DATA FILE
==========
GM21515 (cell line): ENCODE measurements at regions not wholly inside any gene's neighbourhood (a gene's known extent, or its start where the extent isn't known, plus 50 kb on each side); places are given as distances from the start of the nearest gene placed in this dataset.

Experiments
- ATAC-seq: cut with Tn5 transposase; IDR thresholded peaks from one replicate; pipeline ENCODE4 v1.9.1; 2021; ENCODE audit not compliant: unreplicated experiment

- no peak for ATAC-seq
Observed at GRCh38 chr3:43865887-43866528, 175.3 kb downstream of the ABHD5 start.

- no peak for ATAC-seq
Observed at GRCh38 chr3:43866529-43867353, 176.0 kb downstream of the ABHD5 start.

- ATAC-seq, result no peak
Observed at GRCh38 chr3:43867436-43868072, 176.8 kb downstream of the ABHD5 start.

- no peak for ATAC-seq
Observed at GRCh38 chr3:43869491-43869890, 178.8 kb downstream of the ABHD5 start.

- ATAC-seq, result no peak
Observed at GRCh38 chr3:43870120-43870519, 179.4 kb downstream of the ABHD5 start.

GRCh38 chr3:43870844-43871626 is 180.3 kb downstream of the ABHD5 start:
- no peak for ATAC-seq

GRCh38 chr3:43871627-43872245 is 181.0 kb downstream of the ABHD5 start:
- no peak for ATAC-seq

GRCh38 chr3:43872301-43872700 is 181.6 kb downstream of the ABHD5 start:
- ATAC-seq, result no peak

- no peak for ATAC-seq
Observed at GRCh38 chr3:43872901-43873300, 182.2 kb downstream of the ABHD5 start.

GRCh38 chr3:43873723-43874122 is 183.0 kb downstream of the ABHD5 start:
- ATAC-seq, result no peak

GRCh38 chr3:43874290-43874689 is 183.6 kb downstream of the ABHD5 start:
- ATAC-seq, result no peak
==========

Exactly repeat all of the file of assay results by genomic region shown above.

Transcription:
GM21515 (cell line): ENCODE measurements at regions not wholly inside any gene's neighbourhood (a gene's known extent, or its start where the extent isn't known, plus 50 kb on each side); places are given as distances from the start of the nearest gene placed in this dataset.

Experiments
- ATAC-seq: cut with Tn5 transposase; IDR thresholded peaks from one replicate; pipeline ENCODE4 v1.9.1; 2021; ENCODE audit not compliant: unreplicated experiment

- no peak for ATAC-seq
Observed at GRCh38 chr3:43865887-43866528, 175.3 kb downstream of the ABHD5 start.

- no peak for ATAC-seq
Observed at GRCh38 chr3:43866529-43867353, 176.0 kb downstream of the ABHD5 start.

- ATAC-seq, result no peak
Observed at GRCh38 chr3:43867436-43868072, 176.8 kb downstream of the ABHD5 start.

- no peak for ATAC-seq
Observed at GRCh38 chr3:43869491-43869890, 178.8 kb downstream of the ABHD5 start.

- ATAC-seq, result no peak
Observed at GRCh38 chr3:43870120-43870519, 179.4 kb downstream of the ABHD5 start.

GRCh38 chr3:43870844-43871626 is 180.3 kb downstream of the ABHD5 start:
- no peak for ATAC-seq

GRCh38 chr3:43871627-43872245 is 181.0 kb downstream of the ABHD5 start:
- no peak for ATAC-seq

GRCh38 chr3:43872301-43872700 is 181.6 kb downstream of the ABHD5 start:
- ATAC-seq, result no peak

- no peak for ATAC-seq
Observed at GRCh38 chr3:43872901-43873300, 182.2 kb downstream of the ABHD5 start.

GRCh38 chr3:43873723-43874122 is 183.0 kb downstream of the ABHD5 start:
- ATAC-seq, result no peak

GRCh38 chr3:43874290-43874689 is 183.6 kb downstream of the ABHD5 start:
- ATAC-seq, result no peak